The recent surge by Herman Cain to the top of the GOP field was not fueled by the tea party. The tea party was the first to embrace Mr. Cain because of his 9-9-9 tax plan and because he speaks like a businessman rather than a politician, which is very appealing to us. Rather, the surge was due to the establishment Republicans flocking to Mr. Cain's side as he was vetted.

Unfortunately, that vetting has produced more questions about Mr. Cain than it has answered. Even before the allegations of sexual harassment became public, there were those of us in the tea party who questioned Mr. Cain's support of the TARP bailout, his praise of former Federal Reserve Chairman Alan Greenspan, and the problems he displayed in explaining his own 9-9-9 plan in the last Republican debate. The allegations of sexual harassment are simply the cherry on top.

While the initial reaction will likely be that Mr. Cain's supporters circle the wagons around him to fend of what many perceive as an unfair attack of unspecified accusations by anonymous sources, the fact remains that settlements were paid out, and nominating Mr. Cain would likely mean taking the risk that a week before the general election in 2012, two, three, or more women would step forward to give interviews describing the harassment they suffered at the hands of Mr. Cain. If Mr. Cain got that far, the pressure to come forward would be enormous, the spotlight would huge, and the women would feel compelled to make their allegations sound as disturbing as possible to justify filing the accusations. When shown in contrast to President Barack Obama walking hand in hand with Michelle with daughters at their side, the imagery would certainly be worth many votes.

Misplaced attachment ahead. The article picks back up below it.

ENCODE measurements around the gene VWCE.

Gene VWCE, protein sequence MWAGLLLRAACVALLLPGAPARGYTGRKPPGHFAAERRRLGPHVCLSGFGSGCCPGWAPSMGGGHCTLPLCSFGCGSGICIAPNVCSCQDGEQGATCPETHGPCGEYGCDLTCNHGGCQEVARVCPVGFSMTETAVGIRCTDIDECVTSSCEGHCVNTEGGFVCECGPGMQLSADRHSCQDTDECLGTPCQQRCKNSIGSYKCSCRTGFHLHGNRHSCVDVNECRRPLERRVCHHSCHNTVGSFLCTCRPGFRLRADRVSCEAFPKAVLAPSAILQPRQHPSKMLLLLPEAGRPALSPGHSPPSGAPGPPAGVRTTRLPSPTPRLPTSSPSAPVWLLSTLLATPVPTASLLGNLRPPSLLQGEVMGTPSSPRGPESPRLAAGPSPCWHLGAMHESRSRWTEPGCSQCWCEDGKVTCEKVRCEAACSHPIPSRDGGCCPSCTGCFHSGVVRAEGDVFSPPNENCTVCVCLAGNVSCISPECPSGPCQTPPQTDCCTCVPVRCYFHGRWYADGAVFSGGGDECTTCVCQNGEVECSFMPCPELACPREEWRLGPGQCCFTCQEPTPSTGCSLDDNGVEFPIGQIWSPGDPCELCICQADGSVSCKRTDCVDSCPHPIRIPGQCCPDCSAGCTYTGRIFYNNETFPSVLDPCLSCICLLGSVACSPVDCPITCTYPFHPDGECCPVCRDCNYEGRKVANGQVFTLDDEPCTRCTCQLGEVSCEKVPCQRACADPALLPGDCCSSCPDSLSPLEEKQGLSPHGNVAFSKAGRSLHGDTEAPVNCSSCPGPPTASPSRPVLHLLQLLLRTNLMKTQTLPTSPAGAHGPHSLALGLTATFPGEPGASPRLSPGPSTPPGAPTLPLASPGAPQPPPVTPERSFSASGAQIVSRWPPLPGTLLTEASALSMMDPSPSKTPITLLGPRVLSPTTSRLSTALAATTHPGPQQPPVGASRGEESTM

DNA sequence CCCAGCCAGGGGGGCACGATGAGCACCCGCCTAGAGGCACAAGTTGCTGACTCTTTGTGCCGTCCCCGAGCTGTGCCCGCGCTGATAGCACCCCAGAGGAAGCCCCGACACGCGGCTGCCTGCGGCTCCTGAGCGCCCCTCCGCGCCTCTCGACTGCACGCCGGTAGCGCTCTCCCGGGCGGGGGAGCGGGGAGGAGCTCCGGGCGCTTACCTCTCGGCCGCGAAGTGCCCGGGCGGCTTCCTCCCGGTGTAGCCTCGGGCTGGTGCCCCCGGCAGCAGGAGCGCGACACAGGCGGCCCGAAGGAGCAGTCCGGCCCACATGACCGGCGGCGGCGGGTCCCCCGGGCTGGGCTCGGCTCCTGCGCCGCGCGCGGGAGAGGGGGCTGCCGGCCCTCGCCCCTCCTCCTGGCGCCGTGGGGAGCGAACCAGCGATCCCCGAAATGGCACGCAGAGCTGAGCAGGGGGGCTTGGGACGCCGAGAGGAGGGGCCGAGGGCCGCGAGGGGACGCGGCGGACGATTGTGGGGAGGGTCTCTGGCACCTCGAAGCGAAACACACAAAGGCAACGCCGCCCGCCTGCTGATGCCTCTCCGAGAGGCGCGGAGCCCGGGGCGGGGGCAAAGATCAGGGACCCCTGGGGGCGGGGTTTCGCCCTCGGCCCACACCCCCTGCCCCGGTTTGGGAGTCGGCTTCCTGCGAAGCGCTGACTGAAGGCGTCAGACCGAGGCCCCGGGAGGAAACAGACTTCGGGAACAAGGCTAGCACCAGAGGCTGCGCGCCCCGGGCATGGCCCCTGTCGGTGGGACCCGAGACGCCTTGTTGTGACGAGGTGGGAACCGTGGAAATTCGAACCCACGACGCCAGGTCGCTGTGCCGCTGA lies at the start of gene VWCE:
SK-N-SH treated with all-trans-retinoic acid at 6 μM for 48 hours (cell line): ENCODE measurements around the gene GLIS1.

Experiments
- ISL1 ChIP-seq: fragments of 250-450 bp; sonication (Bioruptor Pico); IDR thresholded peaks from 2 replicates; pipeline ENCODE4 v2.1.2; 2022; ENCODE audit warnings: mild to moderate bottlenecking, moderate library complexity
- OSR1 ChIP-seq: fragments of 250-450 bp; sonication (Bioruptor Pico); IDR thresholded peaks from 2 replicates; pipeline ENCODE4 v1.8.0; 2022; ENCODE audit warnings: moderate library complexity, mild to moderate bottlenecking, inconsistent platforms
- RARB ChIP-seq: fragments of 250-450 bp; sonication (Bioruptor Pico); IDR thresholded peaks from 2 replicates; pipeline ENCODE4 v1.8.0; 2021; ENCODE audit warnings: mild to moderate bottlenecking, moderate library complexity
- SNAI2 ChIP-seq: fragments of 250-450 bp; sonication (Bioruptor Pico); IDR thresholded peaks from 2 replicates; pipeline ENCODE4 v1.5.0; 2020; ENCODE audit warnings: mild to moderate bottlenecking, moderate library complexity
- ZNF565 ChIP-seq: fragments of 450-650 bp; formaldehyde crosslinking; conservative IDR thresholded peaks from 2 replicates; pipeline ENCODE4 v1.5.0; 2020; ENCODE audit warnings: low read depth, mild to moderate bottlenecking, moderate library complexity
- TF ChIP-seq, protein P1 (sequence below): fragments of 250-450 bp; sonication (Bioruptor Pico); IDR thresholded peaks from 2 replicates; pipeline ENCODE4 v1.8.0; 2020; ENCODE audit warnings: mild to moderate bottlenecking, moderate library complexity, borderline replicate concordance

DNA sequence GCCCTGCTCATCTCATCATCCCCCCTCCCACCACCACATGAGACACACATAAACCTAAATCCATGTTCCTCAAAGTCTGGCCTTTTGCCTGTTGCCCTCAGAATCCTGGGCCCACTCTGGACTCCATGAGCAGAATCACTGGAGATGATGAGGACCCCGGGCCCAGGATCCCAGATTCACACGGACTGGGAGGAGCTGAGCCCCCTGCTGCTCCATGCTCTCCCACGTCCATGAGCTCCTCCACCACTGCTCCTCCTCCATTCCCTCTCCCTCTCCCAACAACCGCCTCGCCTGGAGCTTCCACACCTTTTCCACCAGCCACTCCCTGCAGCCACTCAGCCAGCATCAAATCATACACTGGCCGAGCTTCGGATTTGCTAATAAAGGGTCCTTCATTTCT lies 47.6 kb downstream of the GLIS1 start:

But the tea party is not left without candidates to choose from. The whole focus of the tea party is on fiscal sanity. It may have escaped the notice of many, but Mr. Cain is not the only one rising in the polls. Having replaced his campaign staff, former House Speaker Newt Gingrich has been surging and is beginning to pick up the pace in donations. He has clearly won the debates, something even James Carville admitted when he was Anderson Cooper's guest on CNN after the last debate. He is a wily campaigner with an encyclopedic knowledge of political history. And the fact the he held the purse strings as Speaker of the House during the Clinton administration when the nation last balanced its budget has enormous appeal. There is a perception that the tea party is a fanatical group looking for an outsider who will blow up the system. The truth is we are looking for someone who will balance budgets, someone who will fight Obamacare and who will bring back prosperity. There's no doubt in my mind Speaker Gingrich would do all that. So, while Mr. Cain's apparent imminent decline is sad because he appealed to us, there are other options.

Fred Pasek, Frederick